Opinion | Opinion

Abbas buries hope for fresh peace talks

The good news is that Israelis are still willing to sit down and talk with the Palestinians.

The Peace Index, a monthly survey run by the Israel Democracy Institute and Tel Aviv University, has just found out that “the rate of those who favor renewing the talks (50 percent) is a bit higher than the rate of opponents (44 percent).”

Looking closer, the researchers concluded that “while on the right the rate of supporters of renewing the talks does not exceed one third, in the center and on the left an overwhelming majority supports doing so (78 percent in the center and almost 90 percent on the left).”

The bad news is that the survey was conducted last week, before Mahmoud Abbas’s speech at the U.N. General Assembly.

Today, the pollsters would have found the Israelis less enthusiastic, and not necessarily because of the harsh and sometimes inciting rhetoric of the speech, but rather because of its content.

Basically,  Abbas said that the Palestinians were willing to return to the negotiating table but cannot, because of the Israeli settlement drive and, in his words, the refusal of Israel “to commit to terms of reference for the negotiations that are based on international law and U.N. resolutions.”

While many in Israel think that the settlements are an obstacle to peace, they are resigned to the reality that the big ones have already become accomplished facts, never to be removed.

Therefore, the idea of land swap was introduced, to compensate the Palestinians for this loss.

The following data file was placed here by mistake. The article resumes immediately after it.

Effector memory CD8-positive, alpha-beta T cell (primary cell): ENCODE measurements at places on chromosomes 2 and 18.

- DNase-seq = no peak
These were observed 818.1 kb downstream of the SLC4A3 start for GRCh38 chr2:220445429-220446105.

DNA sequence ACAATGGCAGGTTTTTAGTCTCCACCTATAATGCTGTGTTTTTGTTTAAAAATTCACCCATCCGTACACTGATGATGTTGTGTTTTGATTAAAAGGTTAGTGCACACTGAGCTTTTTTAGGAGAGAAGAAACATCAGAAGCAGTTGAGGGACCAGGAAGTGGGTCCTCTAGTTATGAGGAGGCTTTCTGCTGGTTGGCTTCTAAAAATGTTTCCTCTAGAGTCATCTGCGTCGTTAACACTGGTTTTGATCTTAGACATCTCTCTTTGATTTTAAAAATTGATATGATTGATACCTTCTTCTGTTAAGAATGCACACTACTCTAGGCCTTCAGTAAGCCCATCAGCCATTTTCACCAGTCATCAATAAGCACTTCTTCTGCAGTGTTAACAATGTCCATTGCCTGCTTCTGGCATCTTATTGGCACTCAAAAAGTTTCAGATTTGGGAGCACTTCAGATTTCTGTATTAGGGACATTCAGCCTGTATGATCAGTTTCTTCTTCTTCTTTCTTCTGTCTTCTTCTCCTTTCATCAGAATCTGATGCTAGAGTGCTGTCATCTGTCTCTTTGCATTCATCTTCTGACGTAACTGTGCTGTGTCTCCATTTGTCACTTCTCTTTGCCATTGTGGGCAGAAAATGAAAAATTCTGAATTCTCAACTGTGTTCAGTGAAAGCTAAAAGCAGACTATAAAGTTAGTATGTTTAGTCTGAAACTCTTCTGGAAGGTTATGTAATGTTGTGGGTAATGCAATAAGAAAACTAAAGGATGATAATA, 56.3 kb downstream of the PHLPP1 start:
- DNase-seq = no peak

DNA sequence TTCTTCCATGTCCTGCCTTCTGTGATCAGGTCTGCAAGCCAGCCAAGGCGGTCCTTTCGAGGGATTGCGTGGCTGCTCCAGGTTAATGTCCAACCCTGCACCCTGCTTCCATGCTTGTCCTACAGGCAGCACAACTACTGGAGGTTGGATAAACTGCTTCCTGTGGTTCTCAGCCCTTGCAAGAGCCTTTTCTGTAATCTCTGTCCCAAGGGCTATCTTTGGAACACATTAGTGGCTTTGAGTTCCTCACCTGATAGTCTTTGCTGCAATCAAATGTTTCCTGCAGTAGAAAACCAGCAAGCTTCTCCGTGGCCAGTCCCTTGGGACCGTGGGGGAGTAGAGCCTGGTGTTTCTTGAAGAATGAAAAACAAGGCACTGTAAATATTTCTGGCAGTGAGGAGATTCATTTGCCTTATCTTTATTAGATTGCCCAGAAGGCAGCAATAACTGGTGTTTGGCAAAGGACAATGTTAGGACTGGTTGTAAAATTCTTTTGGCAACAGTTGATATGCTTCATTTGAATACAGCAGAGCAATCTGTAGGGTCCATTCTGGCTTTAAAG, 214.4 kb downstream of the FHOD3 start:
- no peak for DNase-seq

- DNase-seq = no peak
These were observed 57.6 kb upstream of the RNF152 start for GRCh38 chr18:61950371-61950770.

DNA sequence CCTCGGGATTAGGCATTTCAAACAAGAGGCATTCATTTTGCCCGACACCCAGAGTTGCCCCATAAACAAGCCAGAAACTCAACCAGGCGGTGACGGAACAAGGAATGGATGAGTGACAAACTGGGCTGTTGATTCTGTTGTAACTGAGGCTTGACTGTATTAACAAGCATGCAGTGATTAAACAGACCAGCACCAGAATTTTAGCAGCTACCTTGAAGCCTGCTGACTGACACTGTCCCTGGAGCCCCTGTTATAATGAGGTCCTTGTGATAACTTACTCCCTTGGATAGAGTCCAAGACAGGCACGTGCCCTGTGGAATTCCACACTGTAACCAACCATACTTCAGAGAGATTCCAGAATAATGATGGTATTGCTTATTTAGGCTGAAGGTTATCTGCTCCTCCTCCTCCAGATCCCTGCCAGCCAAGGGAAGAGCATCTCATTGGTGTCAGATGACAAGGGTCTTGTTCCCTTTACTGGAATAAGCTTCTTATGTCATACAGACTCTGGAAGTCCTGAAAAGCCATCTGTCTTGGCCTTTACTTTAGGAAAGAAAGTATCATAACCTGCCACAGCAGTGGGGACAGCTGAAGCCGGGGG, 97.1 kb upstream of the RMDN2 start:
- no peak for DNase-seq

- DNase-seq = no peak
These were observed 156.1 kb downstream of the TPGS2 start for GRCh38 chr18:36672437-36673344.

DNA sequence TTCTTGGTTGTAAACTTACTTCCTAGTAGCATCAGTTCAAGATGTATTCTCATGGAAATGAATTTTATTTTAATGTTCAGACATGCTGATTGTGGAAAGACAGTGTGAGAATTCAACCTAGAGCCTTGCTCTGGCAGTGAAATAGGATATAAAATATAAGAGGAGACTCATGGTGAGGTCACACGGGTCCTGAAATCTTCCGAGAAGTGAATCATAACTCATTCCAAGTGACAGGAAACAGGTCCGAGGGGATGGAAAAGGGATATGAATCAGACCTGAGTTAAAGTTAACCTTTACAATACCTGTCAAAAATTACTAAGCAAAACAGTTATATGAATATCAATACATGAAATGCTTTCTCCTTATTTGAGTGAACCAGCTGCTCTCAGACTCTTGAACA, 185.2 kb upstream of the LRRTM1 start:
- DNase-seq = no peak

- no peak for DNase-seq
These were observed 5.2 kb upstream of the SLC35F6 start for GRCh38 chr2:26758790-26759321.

Then Abbas comes and pushes us back to square one. For him, the preconditions for resuming the talks are that Israel accepts the 1967 borders, and if this is not enough, then it should adhere to U.N. resolution 194 from 1948, which called for the return of Palestinian refugees wishing to do so. These are preconditions most Israelis would not accept today.

There is no point now in arguing who is responsible for the current deadlock:  Abbas, who has never yielded an inch, or Benjamin Netanyahu, who was not sincere about his two-state solution. The question is what Israel, with the lack of a negotiations track, should do now.

One option is to bypass Abbas and turn to the Arab states who, in turn, will hopefully coerce the Palestinians into coming to terms with Israel. Indeed, Netanyahu indicated in his speech that this was his preference. However, if he believes that at the end of the day, Cairo and Riyadh will save him from painful decisions, he is wrong.

The second option, which is preferable, is for Israel to unilaterally pull back to borders that it is determined to keep, and wait until there is a reasonable Palestinian partner. Failing to do so will eventually result in one, bi-national state, in which Israel ceases to be a Jewish and democratic state.

In order to accomplish that, however, one thing is missing in Israel today: leadership. According to the same Peace Index, “a considerable majority of the Jewish public (61 percent) does not currently extend trust to the Israeli leadership.”It is not unthinkable, then, that in one of the next surveys, the pollsters might ask: “Do you support a two-state solution imposed by world community?” The results might be surprising.

Uri Dromi is director of the Jerusalem Press Club.